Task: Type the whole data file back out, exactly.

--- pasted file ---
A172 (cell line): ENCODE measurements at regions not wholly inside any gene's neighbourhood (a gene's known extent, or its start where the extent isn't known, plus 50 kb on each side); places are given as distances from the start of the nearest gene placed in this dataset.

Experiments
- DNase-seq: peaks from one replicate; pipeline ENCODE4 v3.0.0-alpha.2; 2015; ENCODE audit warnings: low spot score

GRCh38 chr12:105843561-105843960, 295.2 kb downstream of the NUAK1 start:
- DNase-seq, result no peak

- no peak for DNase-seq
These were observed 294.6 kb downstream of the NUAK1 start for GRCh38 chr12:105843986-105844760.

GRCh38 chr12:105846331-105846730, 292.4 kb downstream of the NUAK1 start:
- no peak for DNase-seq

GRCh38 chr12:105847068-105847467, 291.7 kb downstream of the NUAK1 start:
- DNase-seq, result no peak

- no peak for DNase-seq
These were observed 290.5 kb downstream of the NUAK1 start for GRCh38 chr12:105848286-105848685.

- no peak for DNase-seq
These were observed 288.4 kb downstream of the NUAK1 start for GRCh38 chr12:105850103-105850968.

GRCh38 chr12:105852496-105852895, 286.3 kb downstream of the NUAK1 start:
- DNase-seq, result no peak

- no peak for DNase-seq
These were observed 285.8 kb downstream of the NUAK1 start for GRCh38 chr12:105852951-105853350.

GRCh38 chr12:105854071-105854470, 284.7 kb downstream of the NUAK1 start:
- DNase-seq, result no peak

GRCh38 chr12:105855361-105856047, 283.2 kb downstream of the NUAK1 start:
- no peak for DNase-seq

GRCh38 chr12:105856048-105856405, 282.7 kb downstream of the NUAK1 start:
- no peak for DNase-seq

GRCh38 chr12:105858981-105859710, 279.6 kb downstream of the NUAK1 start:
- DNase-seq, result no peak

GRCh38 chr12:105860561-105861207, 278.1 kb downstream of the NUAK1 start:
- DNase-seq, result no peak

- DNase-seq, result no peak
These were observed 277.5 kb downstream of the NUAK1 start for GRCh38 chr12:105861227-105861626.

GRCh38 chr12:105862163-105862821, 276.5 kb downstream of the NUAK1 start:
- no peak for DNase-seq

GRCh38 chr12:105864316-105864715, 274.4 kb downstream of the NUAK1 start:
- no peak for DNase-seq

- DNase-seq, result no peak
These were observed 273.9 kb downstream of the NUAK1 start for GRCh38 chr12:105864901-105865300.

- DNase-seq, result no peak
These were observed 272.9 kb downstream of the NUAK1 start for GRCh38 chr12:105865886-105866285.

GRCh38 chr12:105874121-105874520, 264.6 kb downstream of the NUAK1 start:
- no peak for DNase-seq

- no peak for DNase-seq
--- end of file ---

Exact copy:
A172 (cell line): ENCODE measurements at regions not wholly inside any gene's neighbourhood (a gene's known extent, or its start where the extent isn't known, plus 50 kb on each side); places are given as distances from the start of the nearest gene placed in this dataset.

Experiments
- DNase-seq: peaks from one replicate; pipeline ENCODE4 v3.0.0-alpha.2; 2015; ENCODE audit warnings: low spot score

GRCh38 chr12:105843561-105843960, 295.2 kb downstream of the NUAK1 start:
- DNase-seq, result no peak

- no peak for DNase-seq
These were observed 294.6 kb downstream of the NUAK1 start for GRCh38 chr12:105843986-105844760.

GRCh38 chr12:105846331-105846730, 292.4 kb downstream of the NUAK1 start:
- no peak for DNase-seq

GRCh38 chr12:105847068-105847467, 291.7 kb downstream of the NUAK1 start:
- DNase-seq, result no peak

- no peak for DNase-seq
These were observed 290.5 kb downstream of the NUAK1 start for GRCh38 chr12:105848286-105848685.

- no peak for DNase-seq
These were observed 288.4 kb downstream of the NUAK1 start for GRCh38 chr12:105850103-105850968.

GRCh38 chr12:105852496-105852895, 286.3 kb downstream of the NUAK1 start:
- DNase-seq, result no peak

- no peak for DNase-seq
These were observed 285.8 kb downstream of the NUAK1 start for GRCh38 chr12:105852951-105853350.

GRCh38 chr12:105854071-105854470, 284.7 kb downstream of the NUAK1 start:
- DNase-seq, result no peak

GRCh38 chr12:105855361-105856047, 283.2 kb downstream of the NUAK1 start:
- no peak for DNase-seq

GRCh38 chr12:105856048-105856405, 282.7 kb downstream of the NUAK1 start:
- no peak for DNase-seq

GRCh38 chr12:105858981-105859710, 279.6 kb downstream of the NUAK1 start:
- DNase-seq, result no peak

GRCh38 chr12:105860561-105861207, 278.1 kb downstream of the NUAK1 start:
- DNase-seq, result no peak

- DNase-seq, result no peak
These were observed 277.5 kb downstream of the NUAK1 start for GRCh38 chr12:105861227-105861626.

GRCh38 chr12:105862163-105862821, 276.5 kb downstream of the NUAK1 start:
- no peak for DNase-seq

GRCh38 chr12:105864316-105864715, 274.4 kb downstream of the NUAK1 start:
- no peak for DNase-seq

- DNase-seq, result no peak
These were observed 273.9 kb downstream of the NUAK1 start for GRCh38 chr12:105864901-105865300.

- DNase-seq, result no peak
These were observed 272.9 kb downstream of the NUAK1 start for GRCh38 chr12:105865886-105866285.

GRCh38 chr12:105874121-105874520, 264.6 kb downstream of the NUAK1 start:
- no peak for DNase-seq

- no peak for DNase-seq